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Nationally themed gigs make no sense in a post-Web world

by Ian Martin

March is almost here, and on the music calendar that means eyes are on the South by Southwest (SXSW) music showcase in Austin, Texas. For many Japanese bands and for much of the local press, SXSW means the festival’s Japan Nite event.

The advantages of an event like Japan Nite, with its high profile and big audiences, are obvious. However, make a list of Japanese artists with a genuine profile among overseas music fans and chances are that, rather than the upbeat party-punk of bands such as Ketchup Mania and Lolita No. 18, you’ll wind up with bands such as Cornelius or the Boredoms — musicians whose popularity transcends the novelty of their nationality.

In many ways the idea of the nationally themed bundle is a strange one in today’s world. Before we had the Internet, it made sense to group bands together by region, partly because the lack of any easy way for fans to find information about music beyond their home country or state meant it was much more practical for promotional purposes if groups from one particular place could be labeled in a certain way. Much as many bands involved with Krautrock hated that term, it did a lot of good in bringing attention to German psychedelic and early electronic music.

Furthermore, that same lack of easily accessible information meant the influence of a band’s cultural context and immediate musical contemporaries was more pronounced, with bands from the same country more likely to share a common musical sensibility. Amon Duul II, Cluster and Kraftwerk may have been of varying age, social class and location, but they shared an experimental, minimal approach, an interest in synthesizers and, most importantly, the same year-zero philosophy born from Germany’s wartime past.

But looking at the consumers of German rock in the 1970s, it’s doubtful that you’d have found any giddy Germanophiles stocking up on Popol Vuh and Faust albums or crowding into cathedrals to see Tangerine Dream concerts. If they were, then Virgin Records would have been just as eagerly signing up cheesy schlager singers such as Peter Alexander and Gerhard Wendland. Instead, Krautrock was marketed as a companion of progressive rock — the genre came first, and the nationality was merely a bonus.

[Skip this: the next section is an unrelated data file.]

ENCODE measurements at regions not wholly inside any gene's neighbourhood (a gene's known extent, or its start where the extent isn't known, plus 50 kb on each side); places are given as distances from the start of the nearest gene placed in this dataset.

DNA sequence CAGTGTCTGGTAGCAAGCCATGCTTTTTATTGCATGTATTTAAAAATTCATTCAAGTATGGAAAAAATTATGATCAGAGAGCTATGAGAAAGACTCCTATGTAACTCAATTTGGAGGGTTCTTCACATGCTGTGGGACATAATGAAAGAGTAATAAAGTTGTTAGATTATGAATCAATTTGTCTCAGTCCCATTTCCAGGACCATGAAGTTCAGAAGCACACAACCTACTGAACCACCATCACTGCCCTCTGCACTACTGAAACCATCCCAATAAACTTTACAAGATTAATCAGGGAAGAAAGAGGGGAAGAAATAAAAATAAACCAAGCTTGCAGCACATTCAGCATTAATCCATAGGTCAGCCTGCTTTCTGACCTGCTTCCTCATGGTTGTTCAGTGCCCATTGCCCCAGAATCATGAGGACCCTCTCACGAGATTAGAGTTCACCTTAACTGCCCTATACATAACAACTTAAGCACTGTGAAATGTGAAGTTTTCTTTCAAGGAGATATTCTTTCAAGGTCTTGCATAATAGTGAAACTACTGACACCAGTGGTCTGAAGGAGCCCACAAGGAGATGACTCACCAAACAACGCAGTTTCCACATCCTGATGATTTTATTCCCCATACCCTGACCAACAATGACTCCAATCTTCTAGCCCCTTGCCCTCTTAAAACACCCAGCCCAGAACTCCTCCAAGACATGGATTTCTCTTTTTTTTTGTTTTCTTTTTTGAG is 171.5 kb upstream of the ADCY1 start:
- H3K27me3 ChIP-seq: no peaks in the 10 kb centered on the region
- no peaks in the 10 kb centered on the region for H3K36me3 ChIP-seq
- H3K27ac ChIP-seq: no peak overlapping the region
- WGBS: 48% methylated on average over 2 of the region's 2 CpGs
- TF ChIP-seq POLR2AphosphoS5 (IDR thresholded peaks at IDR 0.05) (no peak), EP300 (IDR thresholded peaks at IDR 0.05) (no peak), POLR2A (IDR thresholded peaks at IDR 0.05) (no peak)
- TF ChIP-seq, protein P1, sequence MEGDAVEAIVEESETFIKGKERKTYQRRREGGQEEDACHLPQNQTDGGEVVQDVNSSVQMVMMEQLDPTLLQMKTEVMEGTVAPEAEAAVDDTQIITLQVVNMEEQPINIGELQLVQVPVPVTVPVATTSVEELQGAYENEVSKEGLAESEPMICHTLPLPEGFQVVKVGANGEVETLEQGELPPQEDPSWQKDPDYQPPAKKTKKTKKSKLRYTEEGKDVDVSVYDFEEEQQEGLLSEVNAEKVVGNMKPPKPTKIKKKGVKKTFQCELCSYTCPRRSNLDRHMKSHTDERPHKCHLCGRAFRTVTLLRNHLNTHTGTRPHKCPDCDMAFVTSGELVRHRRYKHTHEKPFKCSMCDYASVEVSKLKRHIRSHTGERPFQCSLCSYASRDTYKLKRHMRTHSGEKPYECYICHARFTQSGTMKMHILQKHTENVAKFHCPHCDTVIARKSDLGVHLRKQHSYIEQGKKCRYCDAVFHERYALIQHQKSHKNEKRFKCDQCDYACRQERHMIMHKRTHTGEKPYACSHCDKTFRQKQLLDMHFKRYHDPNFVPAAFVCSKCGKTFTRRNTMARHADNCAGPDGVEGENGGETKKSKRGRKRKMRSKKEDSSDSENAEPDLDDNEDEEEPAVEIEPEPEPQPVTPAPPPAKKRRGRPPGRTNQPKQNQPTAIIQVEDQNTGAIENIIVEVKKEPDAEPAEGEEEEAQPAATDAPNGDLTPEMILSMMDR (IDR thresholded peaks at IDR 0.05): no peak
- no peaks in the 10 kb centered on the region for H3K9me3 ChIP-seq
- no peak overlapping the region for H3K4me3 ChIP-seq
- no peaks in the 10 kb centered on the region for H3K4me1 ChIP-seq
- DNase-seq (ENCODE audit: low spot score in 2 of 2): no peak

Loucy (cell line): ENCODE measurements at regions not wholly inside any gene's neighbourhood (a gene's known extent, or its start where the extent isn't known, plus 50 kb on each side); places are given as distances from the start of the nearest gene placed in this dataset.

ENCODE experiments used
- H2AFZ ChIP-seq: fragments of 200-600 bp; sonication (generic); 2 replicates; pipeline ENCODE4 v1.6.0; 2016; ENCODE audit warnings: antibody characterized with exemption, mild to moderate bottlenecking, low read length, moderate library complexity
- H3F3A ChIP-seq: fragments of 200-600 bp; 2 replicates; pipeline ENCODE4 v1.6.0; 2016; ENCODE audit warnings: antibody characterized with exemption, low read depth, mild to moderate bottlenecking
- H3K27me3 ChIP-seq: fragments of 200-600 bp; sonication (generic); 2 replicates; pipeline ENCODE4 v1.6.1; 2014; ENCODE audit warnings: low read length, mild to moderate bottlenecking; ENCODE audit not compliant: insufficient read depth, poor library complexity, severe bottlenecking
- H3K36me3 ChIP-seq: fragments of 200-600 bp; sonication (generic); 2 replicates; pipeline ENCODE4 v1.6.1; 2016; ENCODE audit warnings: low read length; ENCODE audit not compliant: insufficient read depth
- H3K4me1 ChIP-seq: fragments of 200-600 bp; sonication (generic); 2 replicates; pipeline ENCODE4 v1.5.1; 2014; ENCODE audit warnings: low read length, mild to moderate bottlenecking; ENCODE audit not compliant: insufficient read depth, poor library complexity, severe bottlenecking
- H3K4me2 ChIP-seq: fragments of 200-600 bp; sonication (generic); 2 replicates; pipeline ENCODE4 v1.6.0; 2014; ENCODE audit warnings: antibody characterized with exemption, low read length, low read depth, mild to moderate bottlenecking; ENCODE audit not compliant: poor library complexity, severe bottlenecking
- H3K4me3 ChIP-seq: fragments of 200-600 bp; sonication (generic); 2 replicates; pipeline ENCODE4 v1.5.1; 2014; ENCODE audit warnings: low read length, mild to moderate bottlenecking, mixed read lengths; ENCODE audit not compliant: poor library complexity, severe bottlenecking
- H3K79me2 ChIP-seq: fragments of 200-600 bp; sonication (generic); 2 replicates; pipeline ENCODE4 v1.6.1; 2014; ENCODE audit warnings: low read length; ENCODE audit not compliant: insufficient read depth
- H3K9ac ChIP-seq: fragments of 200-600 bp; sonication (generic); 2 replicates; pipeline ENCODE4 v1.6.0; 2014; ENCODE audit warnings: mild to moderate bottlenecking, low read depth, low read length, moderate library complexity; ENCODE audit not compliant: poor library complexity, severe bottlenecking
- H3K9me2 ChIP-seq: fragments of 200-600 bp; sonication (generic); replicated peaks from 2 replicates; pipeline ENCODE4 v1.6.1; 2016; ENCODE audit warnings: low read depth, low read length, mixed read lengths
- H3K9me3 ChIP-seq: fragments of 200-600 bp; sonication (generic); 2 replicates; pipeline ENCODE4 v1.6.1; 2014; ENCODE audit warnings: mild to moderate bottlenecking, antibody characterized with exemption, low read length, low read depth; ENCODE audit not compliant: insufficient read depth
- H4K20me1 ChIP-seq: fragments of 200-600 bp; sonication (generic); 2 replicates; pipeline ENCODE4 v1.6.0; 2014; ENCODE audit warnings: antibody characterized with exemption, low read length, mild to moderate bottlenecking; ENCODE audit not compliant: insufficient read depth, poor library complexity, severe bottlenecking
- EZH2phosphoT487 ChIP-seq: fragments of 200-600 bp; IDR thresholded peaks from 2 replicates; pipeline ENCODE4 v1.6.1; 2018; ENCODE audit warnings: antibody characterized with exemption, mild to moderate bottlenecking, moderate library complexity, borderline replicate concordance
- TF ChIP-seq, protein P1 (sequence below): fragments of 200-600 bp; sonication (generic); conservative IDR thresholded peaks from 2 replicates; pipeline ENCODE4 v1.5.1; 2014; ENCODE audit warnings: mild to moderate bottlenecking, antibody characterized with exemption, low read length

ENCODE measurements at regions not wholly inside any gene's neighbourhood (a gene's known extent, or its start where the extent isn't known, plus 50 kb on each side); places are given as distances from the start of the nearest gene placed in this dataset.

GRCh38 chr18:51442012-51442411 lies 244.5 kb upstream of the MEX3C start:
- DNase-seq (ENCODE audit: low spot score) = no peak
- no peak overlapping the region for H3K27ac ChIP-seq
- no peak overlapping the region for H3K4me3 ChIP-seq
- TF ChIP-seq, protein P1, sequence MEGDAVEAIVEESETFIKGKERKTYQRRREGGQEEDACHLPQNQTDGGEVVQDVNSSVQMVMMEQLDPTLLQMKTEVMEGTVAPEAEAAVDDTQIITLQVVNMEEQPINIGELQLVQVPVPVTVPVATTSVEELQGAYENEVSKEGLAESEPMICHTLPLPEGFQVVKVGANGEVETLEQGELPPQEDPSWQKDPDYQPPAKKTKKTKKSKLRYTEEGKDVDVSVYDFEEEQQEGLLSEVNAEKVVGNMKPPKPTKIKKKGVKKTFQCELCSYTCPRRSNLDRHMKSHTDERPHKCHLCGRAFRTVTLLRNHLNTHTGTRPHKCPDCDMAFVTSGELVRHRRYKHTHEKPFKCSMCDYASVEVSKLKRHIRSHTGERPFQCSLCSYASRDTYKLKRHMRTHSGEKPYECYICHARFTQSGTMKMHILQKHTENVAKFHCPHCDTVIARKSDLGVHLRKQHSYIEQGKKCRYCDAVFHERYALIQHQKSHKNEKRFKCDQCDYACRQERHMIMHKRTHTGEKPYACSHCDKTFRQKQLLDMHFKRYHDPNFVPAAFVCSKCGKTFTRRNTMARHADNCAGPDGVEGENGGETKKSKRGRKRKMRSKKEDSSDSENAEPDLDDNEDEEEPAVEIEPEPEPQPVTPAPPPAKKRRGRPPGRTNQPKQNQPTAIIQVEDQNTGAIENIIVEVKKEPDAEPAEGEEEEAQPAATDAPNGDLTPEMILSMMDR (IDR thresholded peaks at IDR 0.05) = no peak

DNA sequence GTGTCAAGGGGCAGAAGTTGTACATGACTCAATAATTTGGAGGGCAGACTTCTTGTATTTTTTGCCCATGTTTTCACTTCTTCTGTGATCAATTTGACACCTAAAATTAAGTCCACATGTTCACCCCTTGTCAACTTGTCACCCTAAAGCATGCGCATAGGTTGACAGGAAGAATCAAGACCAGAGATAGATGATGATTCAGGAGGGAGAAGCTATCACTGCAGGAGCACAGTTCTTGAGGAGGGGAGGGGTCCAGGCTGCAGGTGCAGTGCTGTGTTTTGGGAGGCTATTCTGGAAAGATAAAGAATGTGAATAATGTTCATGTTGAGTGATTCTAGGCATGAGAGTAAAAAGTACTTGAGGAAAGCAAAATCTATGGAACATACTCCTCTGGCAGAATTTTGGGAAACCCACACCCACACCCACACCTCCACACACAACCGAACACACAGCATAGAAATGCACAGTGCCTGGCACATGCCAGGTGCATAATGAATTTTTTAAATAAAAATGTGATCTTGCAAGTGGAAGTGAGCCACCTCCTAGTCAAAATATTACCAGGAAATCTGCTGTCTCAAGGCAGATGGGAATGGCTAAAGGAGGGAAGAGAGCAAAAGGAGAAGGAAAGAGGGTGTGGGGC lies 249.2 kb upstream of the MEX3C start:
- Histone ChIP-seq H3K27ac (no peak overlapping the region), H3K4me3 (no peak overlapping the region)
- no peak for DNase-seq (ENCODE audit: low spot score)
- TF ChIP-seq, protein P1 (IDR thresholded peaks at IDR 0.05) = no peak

Now none of this is to denigrate Japan Nite itself, whose co-organizer, Audrey Kimura of the Benten label, has an unimpeachable reputation as a promoter of Japanese music, and who has ensured that Japan Nite retains a recognizable sonic identity (with various Japanese indie hotshots set against a general bias toward a kind of female-fronted bubble-gum punk). The problem is a wider one with how Japanese music is invariably promoted abroad: Nationality comes first, music second.

Of course this makes sense from a business perspective. In contrast to Germany in the ’70s, Japan has a lot of cultural cachet and “Japan Nite” conjures up all manner of cute, enjoyably trashy images, from The 5.6.7.8′s rocking out in “Kill Bill” to gothic lolitas parading in Harajuku and to the kitsch of Akihabara. It’s an image that Japan Nite encourages with its hyper-stylized artwork and design.

It’s also an approach that less musically sensitive people than Kimura have attempted, as with Sony’s dire Tofu Records venture, which attempted to sell neo-new-wave band Polysics, rockers L’Arc-en-Ciel and songstress Nami Tamaki to an audience of anime fans and Japanophiles; or indeed with the musical lineup of any anime convention. It would be like taking LCD Soundsystem, Creed and Miley Cyrus and selling them to Japanese “Star Trek” fans. This Tofu Records image had little to do with the country most Japanese acts and their fans inhabit, and one wonders how valuable the kind of fan that such promotion attracts is likely to be to bands who don’t buy into the “Cool Japan” fantasy.

Speaking to The Japan Times at last year’s festival, Makoto Kawabata of psychedelic rockers Acid Mothers Temple was dismissive of Japan Nite, speculating that “people who go there are not so interested in music — they are just interested in Japan.” Moe Wadaka of Tokyo no-wave band Miila and The Geeks, who will play SXSW this year, is similarly uninterested in the idea of a Japan-themed night, seemingly baffled at the idea that her nationality should have any bearing on her music’s appeal.

For bands who just want to wave their hands and their fans back home, “Look at us, we went to America and played to X number of people,” perhaps the “Japanese” tag is useful. But most musicians want to be accepted and understood for the music they make, so for them, such a nationally focused marketing straitjacket is likely to prove a distracting hindrance on the lonely road toward gathering a set of fans and contacts that will be able to sustain them in the long term.